A long range FM Transmitter circuit

Many electronics enthusiast love transmitters. It is very hard to imagine that a hobbyist in his lifetime has never tried to build a transmitter. Remember your childhood when you were fascinated about building a small, one transistor based medium-wave transmitter. And how thrilling it was to hear the voice or song played back to your neighbour’s radio set few hundred feet away.

When I was a school-going student, this ‘transmitter’ bug bite me and I tried my best to build a medium wave transmitter using just a single transistor, and the MW antenna coil with the ferrite rod, as the oscillator part, and just a stick antenna to radiate the signal. It was giving very good sound, but the transistor was getting too hot despite using a heat sink.

So, what I did, is very funny. I put few droplets of water on the transistor and it kept evaporating. And I kept putting drops after drops to keep running the transmitter and tried to mimic a local radio station.

To my amazement, one of my neighbour picked up the signal. And it was a ‘Joy’ moment for me in my life – it felt like one of the biggest achievement in my life. And indeed it is. I still remember it vividly.

Then comes the FM transmitter era. To broadcast to more and more of my neighbours, I started hunting for many long range fm transmitter circuit. And as time passes on, I built myself several. One of such circuit is still on Tripod website. Internet was at its infancy stage back then, Google, Facebook etc. were not popular. And free sites like ‘Tripod’ allowed common internet users to build a free page. (And they all were non-existent when I built that medium-wave transmitter).

That was around 1998 when I already have built several FM transmitters. Just two years before this website was born. Yes, this website, Electronics Infoline, you are in right now, is 15 years old at the time of this writing in 2015. At that time, our company ‘Radio Communication Lab’ was new. So, I myself developed a transmitter circuit for my company and put the complete details on ‘Tripod’ webpage.

This is a long range fm transmitter circuit. This transmitter uses four transistors and a BALUN transformer (Balanced to Unbalanced Transformer) to use with a dipole antenna, instead of commonly used Ground Plane antenna. Exactly like old days television receiver set that used a yagi antenna, a booster, and a flat feeder cable. See the circuit below:


This was made to give it a little directional bias, and indeed, it transmitted very directionally, boosting its range to several kilometers in free space.

Our intention, as a small startup company, to sell this as a finished kit, or do-it-yourself kit. In those days, people were tending to copy any transmitter design and claim as their own. So, we made a tricky decision. In the PCB, I changed the dimension of the three coils so that they mimic something like our company name ‘RCL’.  See the PCB design below:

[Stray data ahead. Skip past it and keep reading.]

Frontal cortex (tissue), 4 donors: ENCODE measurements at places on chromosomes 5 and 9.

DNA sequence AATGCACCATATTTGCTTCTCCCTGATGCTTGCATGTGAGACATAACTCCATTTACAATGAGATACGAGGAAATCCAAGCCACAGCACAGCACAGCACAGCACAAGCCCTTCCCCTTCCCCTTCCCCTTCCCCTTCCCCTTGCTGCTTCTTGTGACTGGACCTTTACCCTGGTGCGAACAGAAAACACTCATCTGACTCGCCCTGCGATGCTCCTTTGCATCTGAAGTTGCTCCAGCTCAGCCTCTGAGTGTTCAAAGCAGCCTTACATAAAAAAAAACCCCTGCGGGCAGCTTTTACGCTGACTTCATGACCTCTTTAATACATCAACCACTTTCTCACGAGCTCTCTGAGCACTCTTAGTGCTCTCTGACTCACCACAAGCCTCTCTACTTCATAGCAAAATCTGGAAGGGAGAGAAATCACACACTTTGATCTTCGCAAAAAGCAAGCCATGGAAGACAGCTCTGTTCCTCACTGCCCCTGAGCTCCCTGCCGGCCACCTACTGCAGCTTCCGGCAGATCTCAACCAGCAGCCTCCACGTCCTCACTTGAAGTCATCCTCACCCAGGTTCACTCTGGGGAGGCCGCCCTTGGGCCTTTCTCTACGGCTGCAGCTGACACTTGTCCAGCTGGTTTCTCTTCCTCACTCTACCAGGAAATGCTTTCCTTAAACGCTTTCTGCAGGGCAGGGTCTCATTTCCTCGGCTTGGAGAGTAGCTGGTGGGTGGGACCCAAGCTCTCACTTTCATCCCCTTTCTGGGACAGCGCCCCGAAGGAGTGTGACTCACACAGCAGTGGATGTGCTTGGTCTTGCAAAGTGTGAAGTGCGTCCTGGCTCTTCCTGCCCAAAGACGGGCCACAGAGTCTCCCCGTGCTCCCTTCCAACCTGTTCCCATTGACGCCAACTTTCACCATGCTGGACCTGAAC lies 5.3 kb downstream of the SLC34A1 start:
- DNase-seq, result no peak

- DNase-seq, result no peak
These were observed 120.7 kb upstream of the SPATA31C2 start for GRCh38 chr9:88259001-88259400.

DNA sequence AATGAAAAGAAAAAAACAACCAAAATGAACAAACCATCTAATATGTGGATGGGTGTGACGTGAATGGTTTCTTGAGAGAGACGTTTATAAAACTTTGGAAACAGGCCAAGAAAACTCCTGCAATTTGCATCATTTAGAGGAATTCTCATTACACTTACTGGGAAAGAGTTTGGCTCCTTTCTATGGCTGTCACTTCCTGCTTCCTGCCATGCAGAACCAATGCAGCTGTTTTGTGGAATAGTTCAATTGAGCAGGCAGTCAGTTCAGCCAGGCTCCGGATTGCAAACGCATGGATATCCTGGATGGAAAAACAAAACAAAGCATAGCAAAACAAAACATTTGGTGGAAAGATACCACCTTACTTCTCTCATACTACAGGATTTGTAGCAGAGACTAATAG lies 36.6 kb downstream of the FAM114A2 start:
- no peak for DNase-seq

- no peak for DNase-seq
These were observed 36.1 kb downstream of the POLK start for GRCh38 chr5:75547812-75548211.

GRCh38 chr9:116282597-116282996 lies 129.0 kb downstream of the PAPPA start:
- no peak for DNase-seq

This actual design was made using a very early version of ‘Protel‘, called ‘Protel 99SE’. I designed this on a 486 desktop having just 4MB RAM and a 256KB video RAM. Today when I see this, I find myself that, to create brilliant things, we may always not need the latest gadgets and software.

Because, this first design, and all subsequent improvement of this version (that I designed on the same computer using same software), was best-seller for our company back then.

So after selling many thousand units across the globe, I decided to offer this for free to the internet community and posted that to ‘Tripod’.

Sadly, I can not copy paste the entire post here, despite it is my original and own creation, because of search engine penalty, but Tripod still holds the entire post where you will be able to see the full description, construction details, parts-list etc.

You can see the original Tripod Article here (opens in a new window or tab).

The original article has a link for full antenna construction and tuning details at the bottom. Unfortunately that link is broken now. So, I am planning to write a fresh article for those, who really want to construct this transmitter. For the time being, see the original article which was our first creation for the internet back in 1999.


Thank you very much for reading this article. Please keep visiting our site and this article section in future for more similar interesting things.


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1 Response

  1. Pam94 says:

    Reading your content is pure pleasure for me, it deserves to go viral.

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